Making art more accessible through humour and crap

Making art more accessible through humour and crap

Ryan Cassidy reveals the new Trinketron 6750 for Kazoo! Fest 2016

In 2014, the multinational corporation known as Unicorp commissioned local artist and inventor, Ryan Cassidy, to build the Trinketron, an artificially intelligent machine that creates custom objects using highly sophisticated interfaces and algorithms.

Or at least that’s how the story is told.

In an interview with The Ontarion, Cassidy reveals the truth: “It’s really just me, sitting inside of a box, making things for people.” The concept sounds so simple, but under the guise of complex machinery, the Trinketron 6750 is an imaginative performance piece geared toward making art interactive and accessible to everyone.

Essentially, the Trinketron 6750 is a “vending machine that supplies people with what they want most in a small object,” explains Cassidy. Each item sits at a cost of five dollars, but the customer is able to select what they want based on a series of options, from funny to scary and useful to useless. Based on number of these selections, one might end up with a fashionable pizza brooch or a questionable souvenir of gum once chewed by James Franco. Each object is a one-of-a-kind, handmade treasure aimed to put a smile on your face.

Originally presented as the Trinketron 5000 at Kazoo! Fest in 2014, the new and improved model will be returning to the festival’s visual art program this year with the help of Ed Video Media Arts Centre backing the project. The original model was made from cardboard and required Cassidy to create each unique object in real time. “[Each item] took like twenty minutes,” Cassidy explains, “I had two ovens in there, and I’m making things out of clay and baking them, and trying to control the lights and the sound […] and that was crazy.”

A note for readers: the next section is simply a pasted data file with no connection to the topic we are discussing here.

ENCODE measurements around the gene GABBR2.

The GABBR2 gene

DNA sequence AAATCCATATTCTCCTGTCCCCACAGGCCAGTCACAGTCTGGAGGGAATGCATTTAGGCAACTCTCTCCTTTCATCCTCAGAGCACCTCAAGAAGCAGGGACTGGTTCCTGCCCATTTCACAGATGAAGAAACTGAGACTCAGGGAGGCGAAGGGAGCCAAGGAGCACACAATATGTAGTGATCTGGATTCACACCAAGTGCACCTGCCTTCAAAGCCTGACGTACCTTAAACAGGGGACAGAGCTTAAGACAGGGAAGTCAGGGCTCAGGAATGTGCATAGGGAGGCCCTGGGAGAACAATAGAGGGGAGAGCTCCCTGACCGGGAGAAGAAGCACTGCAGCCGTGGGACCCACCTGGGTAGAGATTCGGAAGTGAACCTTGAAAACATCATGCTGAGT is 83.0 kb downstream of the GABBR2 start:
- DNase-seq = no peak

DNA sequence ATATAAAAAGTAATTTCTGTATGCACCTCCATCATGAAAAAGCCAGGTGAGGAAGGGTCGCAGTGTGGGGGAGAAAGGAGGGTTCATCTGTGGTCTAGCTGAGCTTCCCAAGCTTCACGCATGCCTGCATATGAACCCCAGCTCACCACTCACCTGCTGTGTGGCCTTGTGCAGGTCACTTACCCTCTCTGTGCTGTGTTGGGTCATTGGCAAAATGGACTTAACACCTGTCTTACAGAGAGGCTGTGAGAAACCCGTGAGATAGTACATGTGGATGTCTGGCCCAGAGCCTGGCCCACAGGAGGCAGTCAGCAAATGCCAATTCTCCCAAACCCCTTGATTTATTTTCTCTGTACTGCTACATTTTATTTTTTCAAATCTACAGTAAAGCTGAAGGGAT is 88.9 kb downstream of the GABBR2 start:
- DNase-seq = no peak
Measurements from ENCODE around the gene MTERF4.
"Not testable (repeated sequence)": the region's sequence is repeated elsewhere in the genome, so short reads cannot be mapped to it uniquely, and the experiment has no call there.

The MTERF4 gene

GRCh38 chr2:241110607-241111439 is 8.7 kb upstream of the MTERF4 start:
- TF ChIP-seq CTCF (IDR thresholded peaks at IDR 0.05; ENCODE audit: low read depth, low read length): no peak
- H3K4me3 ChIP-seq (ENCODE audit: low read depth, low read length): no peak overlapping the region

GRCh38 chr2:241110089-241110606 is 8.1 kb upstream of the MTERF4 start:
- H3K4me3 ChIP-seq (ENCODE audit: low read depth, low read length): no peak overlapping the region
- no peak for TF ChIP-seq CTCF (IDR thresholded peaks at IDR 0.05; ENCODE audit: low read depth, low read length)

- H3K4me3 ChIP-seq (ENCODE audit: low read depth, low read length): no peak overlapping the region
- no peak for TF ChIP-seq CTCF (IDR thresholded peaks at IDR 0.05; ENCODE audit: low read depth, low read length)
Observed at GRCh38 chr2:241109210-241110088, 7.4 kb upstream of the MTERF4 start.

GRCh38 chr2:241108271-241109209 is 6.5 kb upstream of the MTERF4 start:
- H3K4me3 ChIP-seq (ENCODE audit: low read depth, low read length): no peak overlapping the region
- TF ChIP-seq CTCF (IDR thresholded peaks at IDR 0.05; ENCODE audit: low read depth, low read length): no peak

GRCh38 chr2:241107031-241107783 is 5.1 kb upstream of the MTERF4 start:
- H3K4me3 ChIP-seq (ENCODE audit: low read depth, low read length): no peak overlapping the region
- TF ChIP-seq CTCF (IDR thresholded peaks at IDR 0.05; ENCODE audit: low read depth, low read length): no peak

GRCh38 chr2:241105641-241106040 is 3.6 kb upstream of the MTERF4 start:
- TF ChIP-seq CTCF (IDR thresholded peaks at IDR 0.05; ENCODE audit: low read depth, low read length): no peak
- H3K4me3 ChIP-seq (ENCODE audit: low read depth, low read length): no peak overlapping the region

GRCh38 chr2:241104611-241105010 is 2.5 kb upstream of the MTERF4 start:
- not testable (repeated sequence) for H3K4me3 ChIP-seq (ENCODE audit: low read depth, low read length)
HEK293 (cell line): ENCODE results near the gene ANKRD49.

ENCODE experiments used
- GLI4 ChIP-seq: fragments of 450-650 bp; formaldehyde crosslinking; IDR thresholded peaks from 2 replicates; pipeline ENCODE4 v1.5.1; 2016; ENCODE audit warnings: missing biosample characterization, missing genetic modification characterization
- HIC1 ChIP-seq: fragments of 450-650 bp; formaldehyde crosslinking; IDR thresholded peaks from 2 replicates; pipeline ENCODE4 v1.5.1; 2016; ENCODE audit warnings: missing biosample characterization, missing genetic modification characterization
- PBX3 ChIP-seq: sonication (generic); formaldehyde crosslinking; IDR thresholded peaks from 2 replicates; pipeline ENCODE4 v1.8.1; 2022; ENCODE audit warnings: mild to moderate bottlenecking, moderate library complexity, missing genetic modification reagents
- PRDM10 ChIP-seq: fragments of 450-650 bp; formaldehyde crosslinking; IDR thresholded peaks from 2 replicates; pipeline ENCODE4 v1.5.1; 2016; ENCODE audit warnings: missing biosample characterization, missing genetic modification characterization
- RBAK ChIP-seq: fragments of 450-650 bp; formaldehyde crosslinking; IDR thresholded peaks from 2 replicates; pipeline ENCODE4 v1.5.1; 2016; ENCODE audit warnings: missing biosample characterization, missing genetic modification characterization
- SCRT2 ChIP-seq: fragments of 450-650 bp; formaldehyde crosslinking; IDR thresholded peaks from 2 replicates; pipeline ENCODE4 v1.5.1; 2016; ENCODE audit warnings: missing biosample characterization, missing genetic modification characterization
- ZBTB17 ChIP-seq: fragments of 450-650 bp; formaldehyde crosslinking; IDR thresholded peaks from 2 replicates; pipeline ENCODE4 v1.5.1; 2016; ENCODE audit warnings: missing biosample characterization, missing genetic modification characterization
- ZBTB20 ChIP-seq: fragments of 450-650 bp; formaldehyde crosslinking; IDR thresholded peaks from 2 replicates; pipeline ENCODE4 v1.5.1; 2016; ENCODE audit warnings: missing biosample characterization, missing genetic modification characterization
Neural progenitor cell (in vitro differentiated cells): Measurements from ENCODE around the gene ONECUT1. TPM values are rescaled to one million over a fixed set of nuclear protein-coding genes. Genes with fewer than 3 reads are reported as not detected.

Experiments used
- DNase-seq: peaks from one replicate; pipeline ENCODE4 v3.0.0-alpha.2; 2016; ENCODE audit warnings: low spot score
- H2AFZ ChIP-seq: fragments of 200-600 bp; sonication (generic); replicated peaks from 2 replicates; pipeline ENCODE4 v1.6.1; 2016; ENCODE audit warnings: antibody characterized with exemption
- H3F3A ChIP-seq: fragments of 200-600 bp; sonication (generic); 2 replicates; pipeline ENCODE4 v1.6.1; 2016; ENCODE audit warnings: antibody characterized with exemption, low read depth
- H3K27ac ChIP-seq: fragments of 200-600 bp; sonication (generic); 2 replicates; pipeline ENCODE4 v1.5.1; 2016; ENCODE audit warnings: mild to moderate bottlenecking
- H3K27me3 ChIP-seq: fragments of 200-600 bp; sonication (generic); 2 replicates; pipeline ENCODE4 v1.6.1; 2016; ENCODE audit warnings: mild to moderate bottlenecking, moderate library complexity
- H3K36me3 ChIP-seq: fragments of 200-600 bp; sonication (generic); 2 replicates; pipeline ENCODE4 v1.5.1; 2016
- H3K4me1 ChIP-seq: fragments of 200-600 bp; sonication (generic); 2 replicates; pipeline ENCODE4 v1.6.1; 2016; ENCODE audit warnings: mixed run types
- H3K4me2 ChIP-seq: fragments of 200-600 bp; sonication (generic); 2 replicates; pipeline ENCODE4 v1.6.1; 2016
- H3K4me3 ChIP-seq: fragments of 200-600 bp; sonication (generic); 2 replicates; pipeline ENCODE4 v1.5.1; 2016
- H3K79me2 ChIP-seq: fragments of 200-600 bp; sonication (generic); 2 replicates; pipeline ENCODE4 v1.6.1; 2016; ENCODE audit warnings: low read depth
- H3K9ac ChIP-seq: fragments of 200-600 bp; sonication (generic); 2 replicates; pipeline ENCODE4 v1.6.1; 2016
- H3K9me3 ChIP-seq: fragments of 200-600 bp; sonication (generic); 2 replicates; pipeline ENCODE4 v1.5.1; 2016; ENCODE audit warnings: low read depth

Cassidy was able to learn from the first installment that there are only so many options that people are likely to choose.

“Ninety-nine per cent of people all want the same things,” says Cassidy, noting that, this time around, many of the items can be made in advance based on six common product types. “And that one per cent, you know, the fly in the ointment […] they get a custom object.” These evolutionary findings will help the Trinketron’s transactions run smoother and quicker this year, allowing the artist to focus more on the machine’s theatrics and, more importantly, the engagement with his “human customers.”

The Trinketron 6750 is by no means a high-brow piece of art in the traditional sense. It is meant to be a little goofy, a little quirky, and a whole lot of fun for everyone involved. However, despite Cassidy’s aversion to the perceived “chin-scratching” nature of art academia, there is a deeper level of meaning behind the piece. “There is a sort of subtext or undercurrent of seriousness to it,” he confesses, “like a lot of these goofy products are sort of lighthearted, satirical statements about just the nature of crap-culture in general.”

Cassidy offers his own love-hate relationship with the dollar store as an example of this fascination: “It’s so organized and everything smells like plastic—it’s great. But, I mean, it’s a huge evil […] It’s just terrible stuff.”

As the idea evolves, Cassidy hopes to make the Trinketron into more of a permanent structure that he is able to take around to different venues and events, sharing his work with as many people as possible, and breaking down the barrier between art and crap.